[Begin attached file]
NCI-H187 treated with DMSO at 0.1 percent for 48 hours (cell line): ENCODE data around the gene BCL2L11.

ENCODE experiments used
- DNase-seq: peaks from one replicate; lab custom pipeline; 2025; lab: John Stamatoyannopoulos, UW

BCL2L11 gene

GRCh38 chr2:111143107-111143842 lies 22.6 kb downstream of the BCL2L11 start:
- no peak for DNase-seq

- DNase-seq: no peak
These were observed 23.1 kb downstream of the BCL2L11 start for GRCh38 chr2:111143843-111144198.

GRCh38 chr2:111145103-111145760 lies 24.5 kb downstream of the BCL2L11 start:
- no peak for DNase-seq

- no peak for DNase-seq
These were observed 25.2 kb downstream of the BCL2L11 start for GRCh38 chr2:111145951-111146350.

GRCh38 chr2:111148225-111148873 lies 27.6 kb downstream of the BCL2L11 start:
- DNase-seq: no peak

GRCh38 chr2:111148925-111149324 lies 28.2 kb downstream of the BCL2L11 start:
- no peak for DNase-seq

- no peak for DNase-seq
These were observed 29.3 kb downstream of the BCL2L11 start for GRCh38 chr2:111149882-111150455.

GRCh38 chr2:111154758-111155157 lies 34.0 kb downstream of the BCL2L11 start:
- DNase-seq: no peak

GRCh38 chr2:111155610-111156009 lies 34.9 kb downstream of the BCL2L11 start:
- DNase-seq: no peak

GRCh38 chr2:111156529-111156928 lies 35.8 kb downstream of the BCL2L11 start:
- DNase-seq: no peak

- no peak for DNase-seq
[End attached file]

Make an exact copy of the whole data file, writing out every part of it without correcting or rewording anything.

NCI-H187 treated with DMSO at 0.1 percent for 48 hours (cell line): ENCODE data around the gene BCL2L11.

ENCODE experiments used
- DNase-seq: peaks from one replicate; lab custom pipeline; 2025; lab: John Stamatoyannopoulos, UW

BCL2L11 gene

GRCh38 chr2:111143107-111143842 lies 22.6 kb downstream of the BCL2L11 start:
- no peak for DNase-seq

- DNase-seq: no peak
These were observed 23.1 kb downstream of the BCL2L11 start for GRCh38 chr2:111143843-111144198.

GRCh38 chr2:111145103-111145760 lies 24.5 kb downstream of the BCL2L11 start:
- no peak for DNase-seq

- no peak for DNase-seq
These were observed 25.2 kb downstream of the BCL2L11 start for GRCh38 chr2:111145951-111146350.

GRCh38 chr2:111148225-111148873 lies 27.6 kb downstream of the BCL2L11 start:
- DNase-seq: no peak

GRCh38 chr2:111148925-111149324 lies 28.2 kb downstream of the BCL2L11 start:
- no peak for DNase-seq

- no peak for DNase-seq
These were observed 29.3 kb downstream of the BCL2L11 start for GRCh38 chr2:111149882-111150455.

GRCh38 chr2:111154758-111155157 lies 34.0 kb downstream of the BCL2L11 start:
- DNase-seq: no peak

GRCh38 chr2:111155610-111156009 lies 34.9 kb downstream of the BCL2L11 start:
- DNase-seq: no peak

GRCh38 chr2:111156529-111156928 lies 35.8 kb downstream of the BCL2L11 start:
- DNase-seq: no peak

- no peak for DNase-seq